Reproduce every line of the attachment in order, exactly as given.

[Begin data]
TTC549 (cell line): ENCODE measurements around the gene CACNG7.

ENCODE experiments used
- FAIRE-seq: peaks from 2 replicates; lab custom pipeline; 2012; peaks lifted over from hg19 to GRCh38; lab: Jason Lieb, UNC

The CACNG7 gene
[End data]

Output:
TTC549 (cell line): ENCODE measurements around the gene CACNG7.

ENCODE experiments used
- FAIRE-seq: peaks from 2 replicates; lab custom pipeline; 2012; peaks lifted over from hg19 to GRCh38; lab: Jason Lieb, UNC

The CACNG7 gene